Karl Menger attended the Döblinger Gymnasium in Vienna (1913-1920) where two of his fellow students were Wolfgang Pauli and Richard Kuhn (1900-1967). It is worth noting that Kuhn was awarded the Nobel Prize for Chemistry in 1938 and Pauli was awarded the Nobel Prize for Physics in 1945. One of the students in Menger's class was Heinrich Schnitzler (1902-1982) who went on to become an actor and film director. Heinrich Schnitzler was the son of the famous author Arthur Schnitzler (1862-1931) and, at this stage, Menger had ideas of writing dramas. This was not an easy time to be growing up in Vienna for, after the outbreak of World War I, in September 1914 the Döblinger Gymnasium building was converted into a war hospital, and teaching was transferred to a secondary school building in the Krottenbachstrasse. In February 1916 the war hospital closed and pupils returned to the original building. The years following the end of World War I in 1918 were particularly hard at the school. Political events such as the end of the monarchy forced major educational changes and the Gymnasium became a state school. After Menger graduated from the Döblinger Gymnasium, he entered the University of Vienna in 1920 to study physics. He had not given up his idea of writing dramas, for at this time he began to write a drama about the apocryphal Pope Joan.
At the University of Vienna, Menger attended physics lectures by the theoretical physicist Hans Thirring (1888-1976) who had made significant contributions to the theory of general relativity. However Hans Hahn became a lecturer in Vienna in March 1921 and Menger attended a course he gave on What's new concerning the concept of a curve. Seymour Kass writes :-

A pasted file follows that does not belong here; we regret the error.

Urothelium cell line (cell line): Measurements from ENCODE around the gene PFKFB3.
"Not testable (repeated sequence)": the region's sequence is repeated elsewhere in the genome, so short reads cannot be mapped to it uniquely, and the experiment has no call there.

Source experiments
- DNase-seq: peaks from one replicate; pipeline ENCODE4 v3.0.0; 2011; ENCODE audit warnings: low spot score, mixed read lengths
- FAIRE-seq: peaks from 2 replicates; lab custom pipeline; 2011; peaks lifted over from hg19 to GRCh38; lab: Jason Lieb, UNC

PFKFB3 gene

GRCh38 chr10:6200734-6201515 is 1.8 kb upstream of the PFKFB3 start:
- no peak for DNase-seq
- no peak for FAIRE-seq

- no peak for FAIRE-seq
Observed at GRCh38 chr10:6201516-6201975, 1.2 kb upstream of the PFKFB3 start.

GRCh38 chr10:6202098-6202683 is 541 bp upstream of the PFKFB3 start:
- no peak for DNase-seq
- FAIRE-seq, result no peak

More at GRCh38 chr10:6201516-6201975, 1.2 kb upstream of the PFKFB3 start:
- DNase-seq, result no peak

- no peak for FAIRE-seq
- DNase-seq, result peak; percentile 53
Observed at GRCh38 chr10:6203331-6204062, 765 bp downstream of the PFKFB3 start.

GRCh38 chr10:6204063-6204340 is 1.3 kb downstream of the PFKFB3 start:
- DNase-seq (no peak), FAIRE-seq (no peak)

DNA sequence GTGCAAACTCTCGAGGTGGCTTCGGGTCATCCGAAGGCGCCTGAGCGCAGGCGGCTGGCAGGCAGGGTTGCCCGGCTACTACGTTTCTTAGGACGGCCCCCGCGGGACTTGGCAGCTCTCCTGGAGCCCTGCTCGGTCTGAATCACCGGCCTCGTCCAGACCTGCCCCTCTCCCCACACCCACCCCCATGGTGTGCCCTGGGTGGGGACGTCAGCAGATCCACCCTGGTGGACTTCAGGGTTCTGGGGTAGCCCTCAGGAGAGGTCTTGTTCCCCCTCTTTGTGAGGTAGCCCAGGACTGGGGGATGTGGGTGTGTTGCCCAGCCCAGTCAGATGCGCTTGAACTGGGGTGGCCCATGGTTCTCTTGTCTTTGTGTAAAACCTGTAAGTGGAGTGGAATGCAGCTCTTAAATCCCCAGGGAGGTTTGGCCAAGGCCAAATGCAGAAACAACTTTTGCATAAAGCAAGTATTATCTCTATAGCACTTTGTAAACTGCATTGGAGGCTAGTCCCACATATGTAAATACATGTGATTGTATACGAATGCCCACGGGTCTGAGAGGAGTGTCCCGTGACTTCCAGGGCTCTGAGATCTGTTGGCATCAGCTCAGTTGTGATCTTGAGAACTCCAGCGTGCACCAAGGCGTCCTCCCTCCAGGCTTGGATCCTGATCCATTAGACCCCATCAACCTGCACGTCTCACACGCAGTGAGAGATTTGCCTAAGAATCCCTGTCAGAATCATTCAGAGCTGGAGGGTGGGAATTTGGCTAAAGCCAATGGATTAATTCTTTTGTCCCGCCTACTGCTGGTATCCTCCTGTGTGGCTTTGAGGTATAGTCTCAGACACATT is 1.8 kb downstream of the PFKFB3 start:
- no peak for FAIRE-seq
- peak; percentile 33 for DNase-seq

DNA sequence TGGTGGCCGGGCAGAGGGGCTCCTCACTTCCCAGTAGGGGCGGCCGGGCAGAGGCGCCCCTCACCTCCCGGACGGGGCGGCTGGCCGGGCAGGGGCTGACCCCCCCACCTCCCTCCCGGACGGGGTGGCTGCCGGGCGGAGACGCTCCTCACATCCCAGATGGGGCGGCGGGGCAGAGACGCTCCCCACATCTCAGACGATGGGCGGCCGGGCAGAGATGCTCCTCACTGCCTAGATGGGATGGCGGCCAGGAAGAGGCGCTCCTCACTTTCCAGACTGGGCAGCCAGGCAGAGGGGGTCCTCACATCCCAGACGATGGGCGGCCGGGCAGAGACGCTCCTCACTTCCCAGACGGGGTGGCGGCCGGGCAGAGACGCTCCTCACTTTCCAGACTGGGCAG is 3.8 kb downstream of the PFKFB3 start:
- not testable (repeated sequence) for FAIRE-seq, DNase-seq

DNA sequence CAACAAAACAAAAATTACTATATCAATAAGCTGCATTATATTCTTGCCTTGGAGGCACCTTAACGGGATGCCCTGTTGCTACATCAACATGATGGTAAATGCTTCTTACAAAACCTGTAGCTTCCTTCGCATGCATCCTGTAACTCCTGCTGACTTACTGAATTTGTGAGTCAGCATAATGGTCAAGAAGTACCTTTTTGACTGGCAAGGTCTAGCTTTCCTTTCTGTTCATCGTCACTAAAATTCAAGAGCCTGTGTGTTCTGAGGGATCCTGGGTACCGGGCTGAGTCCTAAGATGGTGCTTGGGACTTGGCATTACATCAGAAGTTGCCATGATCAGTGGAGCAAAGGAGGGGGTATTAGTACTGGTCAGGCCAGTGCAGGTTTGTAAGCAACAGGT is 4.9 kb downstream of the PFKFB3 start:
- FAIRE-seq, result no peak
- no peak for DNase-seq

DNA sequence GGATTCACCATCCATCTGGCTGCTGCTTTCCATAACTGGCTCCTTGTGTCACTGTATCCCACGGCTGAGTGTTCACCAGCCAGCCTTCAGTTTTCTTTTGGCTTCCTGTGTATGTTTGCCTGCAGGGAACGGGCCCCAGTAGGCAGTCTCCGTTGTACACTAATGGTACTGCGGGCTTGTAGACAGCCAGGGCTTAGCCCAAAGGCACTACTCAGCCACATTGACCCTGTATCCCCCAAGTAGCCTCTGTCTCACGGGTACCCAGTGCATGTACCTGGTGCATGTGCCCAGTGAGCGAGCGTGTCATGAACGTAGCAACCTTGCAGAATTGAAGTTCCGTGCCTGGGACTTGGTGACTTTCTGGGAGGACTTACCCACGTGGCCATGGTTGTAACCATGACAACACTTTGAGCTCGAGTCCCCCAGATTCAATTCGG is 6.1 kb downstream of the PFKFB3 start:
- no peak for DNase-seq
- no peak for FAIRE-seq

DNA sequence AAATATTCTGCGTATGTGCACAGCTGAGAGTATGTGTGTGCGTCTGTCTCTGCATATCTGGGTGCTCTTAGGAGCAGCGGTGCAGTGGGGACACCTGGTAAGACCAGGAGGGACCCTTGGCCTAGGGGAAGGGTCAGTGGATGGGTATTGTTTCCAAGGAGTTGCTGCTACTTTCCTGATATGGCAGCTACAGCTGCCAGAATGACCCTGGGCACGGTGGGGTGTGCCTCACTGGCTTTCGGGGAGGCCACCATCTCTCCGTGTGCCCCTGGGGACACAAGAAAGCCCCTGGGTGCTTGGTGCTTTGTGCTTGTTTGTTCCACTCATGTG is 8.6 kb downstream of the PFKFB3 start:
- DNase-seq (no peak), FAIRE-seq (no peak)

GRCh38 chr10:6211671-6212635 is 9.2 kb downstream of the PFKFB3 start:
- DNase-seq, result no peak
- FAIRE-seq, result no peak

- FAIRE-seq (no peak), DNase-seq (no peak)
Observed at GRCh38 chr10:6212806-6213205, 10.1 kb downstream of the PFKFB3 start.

In the first lecture Hahn formulated the problem of making precise the idea of a curve, which no one had been able to articulate, mentioning the unsuccessful attempts of Cantor, Jordan, and Peano. The topology used in the lecture was new to Menger, but he "was completely enthralled and left the lecture room in a daze" . After a week of complete engrossment, he produced a definition of a curve and confided it to fellow student Otto Schreier, who could find no flaw but alerted Menger to recent commentary by Hausdorff and Bieberbach as to the problem's intractability, which Hahn hadn't mentioned. Before the seminar's second meeting Menger met with Hahn, who, unaccustomed to giving first-year students a serious hearing, nevertheless listened and after some thought agreed that Menger's was a promising attack on the problem.Although Menger was now fascinated in the topic and was encouraged by Hahn to work on it, he was diagnosed with tuberculosis and went to a sanatorium in Aflenz in the mountains of Styria in southern Austria. Menger's mathematical investigations, carried out in the sanatorium, led him to a definition of dimension independently of Pavel Urysohn. However Urysohn had died in a drowning accident before he could publish his work and Menger was not aware of it. The severe lung disease forced Menger to spend more than a year in the sanatorium, but he returned to Vienna with important papers he had written on dimension while in the sanatorium and, advised by Hahn, completed his doctorate in 1924 with his thesis Über die Dimensionalität von Punktmengen Ⓣ. This was not the only work Menger undertook at this time. His father, Carl Menger, had died while Menger was in the sanatorium and had left the second edition of his book Grundsätze der Volkswirthschaftslehre Ⓣ (1st edition 1871) unfinished. Menger completed his father's work and supervised the publication of the second edition which appeared in 1922. By the time he had completed this work, Menger had gained considerable expertise in economics.